- This article relates to loudspeaker driving. See Zobel network for a more general description of telecommunications usage.
A Boucherot cell (or Zobel network) is an electronic filter, used in audio amplifiers to damp high-frequency oscillations that might occur in the absence of loads at high frequencies. Named after Paul Boucherot a Boucherot cell typically consists of a resistor and capacitor in series, usually placed across a load for stability.
It is commonly seen in analog power amplifiers at the output of the driver stage, just before the output inductor. The speaker coil inductance of a loudspeaker generates a rising impedance, which is worsened by the output inductor generally found in analog power amplifiers; the cell is used to limit this impedance.
The documentation for some power operation amplifiers suggests the use of a "Boucherot cell between outputs and ground or across the load".
Additionally, Boucherot cells are sometimes used across the bass driver (and mid-range) of a speaker system, in order to maintain a more constant driving point impedance as "seen" by a passive crossover. In this specific arrangement, the Boucherot cell is part of a Zobel network.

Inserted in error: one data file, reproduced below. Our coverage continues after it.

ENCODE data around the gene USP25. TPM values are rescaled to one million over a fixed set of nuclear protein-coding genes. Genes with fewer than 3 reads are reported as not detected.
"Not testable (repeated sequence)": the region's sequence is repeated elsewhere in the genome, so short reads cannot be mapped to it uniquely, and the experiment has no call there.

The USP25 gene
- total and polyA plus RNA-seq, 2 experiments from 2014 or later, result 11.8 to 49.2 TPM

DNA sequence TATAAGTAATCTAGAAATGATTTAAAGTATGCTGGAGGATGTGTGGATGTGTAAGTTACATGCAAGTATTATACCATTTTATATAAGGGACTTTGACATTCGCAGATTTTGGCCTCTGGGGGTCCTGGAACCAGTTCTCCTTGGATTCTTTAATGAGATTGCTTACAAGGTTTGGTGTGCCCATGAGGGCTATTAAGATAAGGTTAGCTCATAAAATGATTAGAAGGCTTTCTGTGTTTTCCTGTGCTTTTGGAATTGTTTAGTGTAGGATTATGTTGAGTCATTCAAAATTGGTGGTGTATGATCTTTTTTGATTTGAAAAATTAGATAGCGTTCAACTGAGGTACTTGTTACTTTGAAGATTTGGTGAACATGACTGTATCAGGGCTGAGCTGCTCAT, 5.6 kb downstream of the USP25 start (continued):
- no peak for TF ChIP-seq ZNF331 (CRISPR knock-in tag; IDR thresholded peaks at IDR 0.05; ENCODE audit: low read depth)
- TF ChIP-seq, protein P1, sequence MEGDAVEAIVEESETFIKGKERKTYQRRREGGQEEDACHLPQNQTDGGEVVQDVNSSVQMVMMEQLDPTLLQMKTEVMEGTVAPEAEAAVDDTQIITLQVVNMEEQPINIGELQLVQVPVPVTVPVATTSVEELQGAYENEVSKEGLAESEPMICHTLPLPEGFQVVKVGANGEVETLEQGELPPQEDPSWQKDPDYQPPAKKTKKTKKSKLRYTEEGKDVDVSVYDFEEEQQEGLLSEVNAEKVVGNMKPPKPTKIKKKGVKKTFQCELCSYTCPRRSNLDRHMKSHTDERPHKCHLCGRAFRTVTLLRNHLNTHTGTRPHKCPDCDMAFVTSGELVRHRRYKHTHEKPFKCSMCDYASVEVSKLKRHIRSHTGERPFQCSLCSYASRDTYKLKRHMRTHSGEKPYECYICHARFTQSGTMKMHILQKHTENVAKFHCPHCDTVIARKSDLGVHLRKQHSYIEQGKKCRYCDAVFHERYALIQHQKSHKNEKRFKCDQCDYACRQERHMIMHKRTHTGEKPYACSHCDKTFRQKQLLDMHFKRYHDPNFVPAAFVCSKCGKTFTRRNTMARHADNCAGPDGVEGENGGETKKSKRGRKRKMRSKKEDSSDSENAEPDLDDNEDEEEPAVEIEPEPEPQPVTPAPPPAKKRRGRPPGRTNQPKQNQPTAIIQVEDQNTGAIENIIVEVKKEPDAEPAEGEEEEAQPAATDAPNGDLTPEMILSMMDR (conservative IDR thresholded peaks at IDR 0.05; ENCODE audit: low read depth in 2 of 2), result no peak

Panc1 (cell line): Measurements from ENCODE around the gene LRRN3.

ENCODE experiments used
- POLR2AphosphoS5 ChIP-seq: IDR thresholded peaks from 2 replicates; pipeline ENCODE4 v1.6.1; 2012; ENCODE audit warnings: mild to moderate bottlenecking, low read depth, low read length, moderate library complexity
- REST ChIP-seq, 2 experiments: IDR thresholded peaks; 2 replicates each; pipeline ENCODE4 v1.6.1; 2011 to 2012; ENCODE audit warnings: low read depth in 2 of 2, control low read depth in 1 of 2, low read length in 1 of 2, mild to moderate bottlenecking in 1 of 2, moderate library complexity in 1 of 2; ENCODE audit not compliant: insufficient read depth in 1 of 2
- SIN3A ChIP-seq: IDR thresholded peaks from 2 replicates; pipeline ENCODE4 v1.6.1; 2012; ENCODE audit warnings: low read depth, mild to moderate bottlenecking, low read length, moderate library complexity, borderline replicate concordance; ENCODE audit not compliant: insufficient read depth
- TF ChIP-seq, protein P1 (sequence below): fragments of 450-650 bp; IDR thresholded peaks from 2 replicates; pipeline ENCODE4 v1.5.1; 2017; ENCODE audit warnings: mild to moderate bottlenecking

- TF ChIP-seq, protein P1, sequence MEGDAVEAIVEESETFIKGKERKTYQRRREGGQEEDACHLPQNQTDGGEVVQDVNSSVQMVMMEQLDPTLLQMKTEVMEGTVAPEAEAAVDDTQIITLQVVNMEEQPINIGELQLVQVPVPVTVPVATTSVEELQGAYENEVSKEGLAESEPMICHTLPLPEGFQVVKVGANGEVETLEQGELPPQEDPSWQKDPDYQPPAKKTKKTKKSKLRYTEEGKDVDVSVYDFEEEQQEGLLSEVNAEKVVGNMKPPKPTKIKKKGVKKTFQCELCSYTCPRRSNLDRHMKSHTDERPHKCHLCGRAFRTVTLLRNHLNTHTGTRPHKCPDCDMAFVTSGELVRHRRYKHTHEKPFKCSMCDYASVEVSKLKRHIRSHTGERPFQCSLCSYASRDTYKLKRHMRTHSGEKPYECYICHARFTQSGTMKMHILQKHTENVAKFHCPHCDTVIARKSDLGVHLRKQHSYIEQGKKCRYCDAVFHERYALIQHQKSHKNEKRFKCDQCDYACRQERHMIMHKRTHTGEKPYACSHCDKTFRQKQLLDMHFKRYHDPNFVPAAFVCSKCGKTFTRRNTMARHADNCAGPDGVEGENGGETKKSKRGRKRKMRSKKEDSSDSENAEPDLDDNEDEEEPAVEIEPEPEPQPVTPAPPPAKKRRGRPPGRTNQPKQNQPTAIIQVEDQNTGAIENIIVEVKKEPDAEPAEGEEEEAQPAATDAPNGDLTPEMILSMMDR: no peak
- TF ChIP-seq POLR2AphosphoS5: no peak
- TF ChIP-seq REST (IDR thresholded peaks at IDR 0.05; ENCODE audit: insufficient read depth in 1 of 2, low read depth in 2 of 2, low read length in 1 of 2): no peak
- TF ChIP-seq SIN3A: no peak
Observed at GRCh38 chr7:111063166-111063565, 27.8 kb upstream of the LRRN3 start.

Some loudspeaker crossover designs aim to stabilize impedance at high frequencies by including Zobel networks.
- "Boucherot cell" in AES Professional Audio Reference.
- "Zobel network or Zobel filter" in AES Professional Audio Reference.
- ST, LOW DROP DUAL POWER OPERATION AMPLIFIERS, July 2003, Top of Page 5, right column.
- Bell Labs Journal: Zobel, O. J., "Theory and Design of Uniform and Composite Electric Wave Filters", Bell Sys. Tech. J., Vol. 2, pp. 1–46, Jan 1923.